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Office Closure: Beginning July 2, the Delap office will close for an interior remodel. The remodel project has been in the works for months and will include an updated reception area as well as new and improved conference rooms. The project is scheduled to last a few months, with the office anticipated to reopen sometime around the holidays. We will continue to assist our clients with their accounting and advisory needs during the remodel, and we appreciate your patience and understanding during this renovation process.
Employee benefit plan (EBP) administrators are hearing a lot about their fiduciary responsibility requirements from service providers (See April 14th Blog Post – Employee Benefit Plans & Responsibilities of Plan Fiduciaries), and the recent case of Lockheed Martin being sued by participants for mismanagement of their plan (Lockheed Martin) further illustrates the importance of fiduciary oversight.
Generally, the Employee Retirement Income Security Act of 1974 (ERISA) requires EBPs with 100 or more participants (120 participants in the first year of qualification) to have an audit performed by an independent auditor and to file the audit report with the annual Form 5500. If your EBP is required to have an audit, one of the most important duties for the plan administrator is to hire an independent qualified public accountant and to ensure that the plan has obtained a quality audit in accordance with ERISA and U.S. Department of Labor (DOL) requirements.
While ERISA requires that "reasonable" compensation be paid for audit services, the price should not be the sole determining factor when comparing potential auditors. Rather, the reasonableness of fees must be analyzed giving consideration to the quality of services to be provided. When evaluating potential plan auditors, the American Institute of Certified Public Accountants (AICPA) recommends comparing the auditors' specific EBP experience and continuing professional education (CPE) before comparing price.
The AICPA also reports that one of the most common reasons the Department of Labor has identified an auditors' reports as deficient, is due to the failure of the auditor to perform tests in areas unique to EBP audits. The more specialized training and experience that an auditor has with EBP audits, the more familiar the auditor will be with EBP practices and operations, including special auditing considerations and rules that apply to EBPs. As a result, finding an auditor with extensive EBP-specific audit experience may increase accuracy in reporting, and the overall quality of the audit.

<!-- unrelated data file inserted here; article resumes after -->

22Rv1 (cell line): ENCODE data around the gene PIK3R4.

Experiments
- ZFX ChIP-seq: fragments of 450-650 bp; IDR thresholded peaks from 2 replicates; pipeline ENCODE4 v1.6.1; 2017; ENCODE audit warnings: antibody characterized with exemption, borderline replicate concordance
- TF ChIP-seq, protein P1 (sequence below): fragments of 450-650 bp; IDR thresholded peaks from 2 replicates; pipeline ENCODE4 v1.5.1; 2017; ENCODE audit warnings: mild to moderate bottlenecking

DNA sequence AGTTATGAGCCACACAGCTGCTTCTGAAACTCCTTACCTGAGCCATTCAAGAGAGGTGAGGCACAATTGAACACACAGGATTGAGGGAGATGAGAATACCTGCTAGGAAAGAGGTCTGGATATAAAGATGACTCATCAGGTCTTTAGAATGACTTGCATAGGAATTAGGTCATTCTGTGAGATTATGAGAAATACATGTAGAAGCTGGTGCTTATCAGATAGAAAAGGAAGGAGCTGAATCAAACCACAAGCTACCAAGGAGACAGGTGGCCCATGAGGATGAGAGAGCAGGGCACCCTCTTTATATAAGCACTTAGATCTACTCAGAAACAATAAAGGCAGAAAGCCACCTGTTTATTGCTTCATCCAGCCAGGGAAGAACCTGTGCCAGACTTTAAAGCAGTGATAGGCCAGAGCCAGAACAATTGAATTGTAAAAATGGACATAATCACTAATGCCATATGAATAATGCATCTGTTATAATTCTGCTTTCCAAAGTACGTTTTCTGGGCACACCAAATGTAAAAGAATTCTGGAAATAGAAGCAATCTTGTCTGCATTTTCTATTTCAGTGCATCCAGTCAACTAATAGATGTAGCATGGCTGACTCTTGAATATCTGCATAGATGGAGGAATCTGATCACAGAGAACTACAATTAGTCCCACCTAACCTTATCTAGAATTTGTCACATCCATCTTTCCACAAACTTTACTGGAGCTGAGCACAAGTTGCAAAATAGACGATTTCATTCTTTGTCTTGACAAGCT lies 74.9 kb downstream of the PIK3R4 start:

To help CPAs meet the challenges of performing quality EBP audits, the AICPA has established the Employee Benefit Plan Audit Quality Center, a firm-based voluntary membership center for firms that audit EBPs. The AICPA Employee Benefit Plan Audit Quality Center member firms demonstrate their commitment to providing quality audit services to EBPs by voluntarily adhering to higher standards of audit quality in their policies, procedures, and training related to the performance of EBP audits. For example, member firms are required to designate an audit partner to have firm-wide responsibility for the quality of the firm's EBP plan audit practice, all partners and managers are required to have 8 hours of EBP-specific CPE in a three year period, and the firm is required to include EBP audits in the firm's annual internal inspection. Check out the full list of membership requirements and a member firm in your area on the Center's website at.
Plan administrators frequently view the plan audit as a burdensome requirement. However, it is important to consider that an EBP audit can provide more than just a compliance report to file with the Form 5500. An audit can help a plan's management improve and streamline plan operations by evaluating the strength of the plan's internal control over financial reporting, and identifying any control weaknesses or plan operational errors. The failure to identify and correct operational errors, or file timely and accurate reports could result in the DOL assessing penalties or in lawsuits from participants. The more EBP-related experience an audit firm has, the more likely they are to identify any such potential pitfalls.
For a more detailed discussion regarding hiring a quality auditor, check out the AICPA's Plan Advisory: The Importance of Hiring a Quality Auditor to Perform Your Employee Benefit Plan Audit.
Can’t get enough about employee benefit plan audits? As a member of the AICPA Employee Benefit Plan Audit Quality Center, our team of nerds at Delap is happy to answer any questions you may have. Reach out today!